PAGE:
Why should business owners care about net neutrality?

by Al Loise

Apr 24, 2014

An article today (April 24, 2014) published in the New York Times focused on recent statements by the FCC hinting at allowing companies like Amazon, Google or Netflix to pay Internet service providers(like Comcast and Verizon) premiums for special, express lanes to send and load their content quicker than other websites and publishers. This is contrary to the general understanding of an “open web”-allowing user’s equal access to any legal content on the web and equal access by any publisher or website.


Admittedly, upon first glance, this sounds great to the average consumer who has ever tried to watch their Netflix cue on a Friday evening. However, for business owners who have developed their website to drive revenue or leads, this is potentially a death blow.


Any knowledgeable internet marketer knows the impact a slow loading site or a convoluted check out process can have on a business website. Statistics show that 47% of consumers expect a website to load in two seconds or less, and 40% of consumers abandon a website that takes more than three seconds to load. In addition, web retailers need to be firmly cognizant of the “two clicks or less” rule when designing their site’s check out process. Quick loading webpages and sites that are easy to navigate and easy to make a purchase make a huge positive impact on not just your website’s bounce rate, but also your conversion rate, your organic rankings (as Google counts site speed as ranking factor), and ultimately your bottom line. With the current net neutrality rules in place, webmasters and site owners are all on equal footing from a service provider standpoint: it becomes the user experience, the content and other site factors that will help set you apart.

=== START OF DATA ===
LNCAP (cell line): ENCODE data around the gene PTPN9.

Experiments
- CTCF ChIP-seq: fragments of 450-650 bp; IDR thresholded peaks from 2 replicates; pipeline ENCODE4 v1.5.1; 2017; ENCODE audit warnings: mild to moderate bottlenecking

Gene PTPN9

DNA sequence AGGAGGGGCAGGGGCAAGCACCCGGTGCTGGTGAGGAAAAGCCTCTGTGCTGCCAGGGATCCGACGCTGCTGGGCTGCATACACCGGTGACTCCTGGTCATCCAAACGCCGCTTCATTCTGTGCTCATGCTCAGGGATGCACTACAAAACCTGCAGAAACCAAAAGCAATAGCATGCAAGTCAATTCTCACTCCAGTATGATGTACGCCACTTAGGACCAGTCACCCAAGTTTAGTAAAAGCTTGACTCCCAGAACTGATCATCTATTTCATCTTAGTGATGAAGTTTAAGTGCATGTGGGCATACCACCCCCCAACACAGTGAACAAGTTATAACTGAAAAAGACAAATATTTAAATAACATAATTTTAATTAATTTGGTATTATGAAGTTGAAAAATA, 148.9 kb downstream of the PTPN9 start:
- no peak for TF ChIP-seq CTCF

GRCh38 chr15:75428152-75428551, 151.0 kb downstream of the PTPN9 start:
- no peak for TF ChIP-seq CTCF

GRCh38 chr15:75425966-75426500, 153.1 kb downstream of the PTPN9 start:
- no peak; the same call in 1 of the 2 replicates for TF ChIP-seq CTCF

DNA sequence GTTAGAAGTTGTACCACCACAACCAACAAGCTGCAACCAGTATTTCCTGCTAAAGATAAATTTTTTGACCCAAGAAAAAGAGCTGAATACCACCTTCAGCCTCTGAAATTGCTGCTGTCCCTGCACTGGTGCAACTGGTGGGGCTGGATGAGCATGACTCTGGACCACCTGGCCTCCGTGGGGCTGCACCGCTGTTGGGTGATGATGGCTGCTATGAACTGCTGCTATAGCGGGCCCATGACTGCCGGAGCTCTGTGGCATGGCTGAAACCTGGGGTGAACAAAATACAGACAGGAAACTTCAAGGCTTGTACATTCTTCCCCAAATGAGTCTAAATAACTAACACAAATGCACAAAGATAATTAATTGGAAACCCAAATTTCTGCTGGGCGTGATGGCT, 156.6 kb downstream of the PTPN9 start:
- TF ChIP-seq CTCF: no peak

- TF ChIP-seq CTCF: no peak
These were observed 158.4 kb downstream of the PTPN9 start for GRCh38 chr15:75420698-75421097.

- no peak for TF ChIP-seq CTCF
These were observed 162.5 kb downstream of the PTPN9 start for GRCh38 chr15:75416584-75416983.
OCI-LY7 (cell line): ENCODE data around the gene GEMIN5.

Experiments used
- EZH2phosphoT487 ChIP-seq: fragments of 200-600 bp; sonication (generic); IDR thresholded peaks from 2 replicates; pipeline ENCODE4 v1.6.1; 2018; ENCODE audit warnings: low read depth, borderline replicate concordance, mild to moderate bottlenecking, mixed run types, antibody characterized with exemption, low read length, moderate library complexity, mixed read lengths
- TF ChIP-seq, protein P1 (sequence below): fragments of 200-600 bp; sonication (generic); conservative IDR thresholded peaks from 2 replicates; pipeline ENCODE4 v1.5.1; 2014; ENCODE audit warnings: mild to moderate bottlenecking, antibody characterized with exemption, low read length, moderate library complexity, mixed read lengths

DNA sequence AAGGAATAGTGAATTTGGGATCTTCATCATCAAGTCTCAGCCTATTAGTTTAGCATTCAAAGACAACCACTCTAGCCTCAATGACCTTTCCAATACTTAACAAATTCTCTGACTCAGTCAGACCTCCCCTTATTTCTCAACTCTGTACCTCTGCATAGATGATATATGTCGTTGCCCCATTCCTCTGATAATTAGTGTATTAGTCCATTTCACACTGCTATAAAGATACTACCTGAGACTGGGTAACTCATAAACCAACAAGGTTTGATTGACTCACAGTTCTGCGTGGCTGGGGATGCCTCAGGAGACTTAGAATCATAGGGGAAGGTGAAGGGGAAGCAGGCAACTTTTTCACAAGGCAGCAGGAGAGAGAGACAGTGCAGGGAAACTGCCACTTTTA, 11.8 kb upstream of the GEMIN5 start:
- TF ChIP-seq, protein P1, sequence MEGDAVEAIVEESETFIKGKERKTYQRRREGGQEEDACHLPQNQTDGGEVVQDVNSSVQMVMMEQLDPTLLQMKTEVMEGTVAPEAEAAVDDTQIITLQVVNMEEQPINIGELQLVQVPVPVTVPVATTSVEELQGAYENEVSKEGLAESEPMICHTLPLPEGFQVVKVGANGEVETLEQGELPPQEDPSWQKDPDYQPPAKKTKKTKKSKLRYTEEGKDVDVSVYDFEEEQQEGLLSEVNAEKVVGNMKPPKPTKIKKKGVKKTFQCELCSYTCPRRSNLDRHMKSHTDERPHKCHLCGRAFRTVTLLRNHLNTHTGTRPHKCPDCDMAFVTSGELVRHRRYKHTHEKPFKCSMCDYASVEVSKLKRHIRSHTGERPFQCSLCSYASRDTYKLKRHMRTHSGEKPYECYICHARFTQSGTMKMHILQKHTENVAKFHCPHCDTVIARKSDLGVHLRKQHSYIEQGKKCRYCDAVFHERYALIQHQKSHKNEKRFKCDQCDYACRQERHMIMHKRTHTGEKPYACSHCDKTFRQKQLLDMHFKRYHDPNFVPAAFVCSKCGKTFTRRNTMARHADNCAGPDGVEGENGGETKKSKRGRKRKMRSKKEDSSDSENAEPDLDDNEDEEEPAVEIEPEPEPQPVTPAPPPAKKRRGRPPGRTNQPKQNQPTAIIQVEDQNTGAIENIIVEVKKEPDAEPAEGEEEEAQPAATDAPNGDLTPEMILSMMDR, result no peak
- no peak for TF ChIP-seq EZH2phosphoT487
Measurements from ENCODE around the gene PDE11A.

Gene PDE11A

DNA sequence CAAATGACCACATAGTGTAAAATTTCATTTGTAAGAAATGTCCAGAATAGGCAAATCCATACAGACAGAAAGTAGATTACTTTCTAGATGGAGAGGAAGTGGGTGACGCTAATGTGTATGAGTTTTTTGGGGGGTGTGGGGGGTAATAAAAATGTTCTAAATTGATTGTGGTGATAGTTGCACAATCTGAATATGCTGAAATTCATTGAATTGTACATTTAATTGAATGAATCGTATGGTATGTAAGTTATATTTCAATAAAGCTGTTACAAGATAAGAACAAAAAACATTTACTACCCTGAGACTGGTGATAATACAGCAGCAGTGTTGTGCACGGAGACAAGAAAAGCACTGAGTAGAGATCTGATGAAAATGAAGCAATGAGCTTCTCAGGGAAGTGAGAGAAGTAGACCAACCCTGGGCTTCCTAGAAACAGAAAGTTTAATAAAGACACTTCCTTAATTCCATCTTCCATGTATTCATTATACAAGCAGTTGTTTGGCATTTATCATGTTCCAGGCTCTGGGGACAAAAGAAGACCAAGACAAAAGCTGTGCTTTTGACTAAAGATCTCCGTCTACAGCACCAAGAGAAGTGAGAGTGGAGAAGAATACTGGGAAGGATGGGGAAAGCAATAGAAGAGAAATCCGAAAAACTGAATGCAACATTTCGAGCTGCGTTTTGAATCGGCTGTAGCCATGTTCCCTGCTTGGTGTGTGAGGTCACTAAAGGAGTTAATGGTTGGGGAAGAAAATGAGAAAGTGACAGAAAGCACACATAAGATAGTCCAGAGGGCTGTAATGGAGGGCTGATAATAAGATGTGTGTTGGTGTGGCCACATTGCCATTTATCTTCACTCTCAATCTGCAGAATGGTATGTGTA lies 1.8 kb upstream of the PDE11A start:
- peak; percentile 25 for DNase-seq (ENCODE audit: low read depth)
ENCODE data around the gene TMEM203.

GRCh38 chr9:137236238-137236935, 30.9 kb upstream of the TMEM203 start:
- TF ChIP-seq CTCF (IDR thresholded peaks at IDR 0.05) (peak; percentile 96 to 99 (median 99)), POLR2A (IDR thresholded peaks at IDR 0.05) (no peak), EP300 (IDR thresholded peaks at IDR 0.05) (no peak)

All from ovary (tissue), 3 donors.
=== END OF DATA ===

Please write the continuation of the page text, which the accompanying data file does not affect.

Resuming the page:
However, if Amazon, Google and other large companies are allowed to get quick express lanes for their sites, can you imagine being a small ecommerce retailer trying to compete? Internet commerce currently allows for innovative business models and creative niche products and companies to enter the market and compete with equal access to the web (of course, excluding marketing budgets and other institutional advantages that money and resources can bring). If a consumer wants to buy a pair of Nike Airs on a Friday evening online, will they make their purchase on Amazon, or a small online retailer who can’t pay the premium tariffs that Amazon could to deliver and load their site quickly? Will the typical consumer wait for that additional time to make that purchase with the small online retailer? Knowing how much a role site speed and user experience plays a role in customer satisfaction and conversion rate, the answer is incredibly clear.


Here at Vayu, we work with a large variety of internet retailers who compete with the Amazons and Walmarts of the world on a daily basis, both directly and indirectly. Even though most of our clients don’t have the budgets or resources of an Amazon or Walmart, smart online marketing strategies and tactics allow for our clients to get a piece of the pie. If the current net neutrality rules were lifted, would they still be able to?

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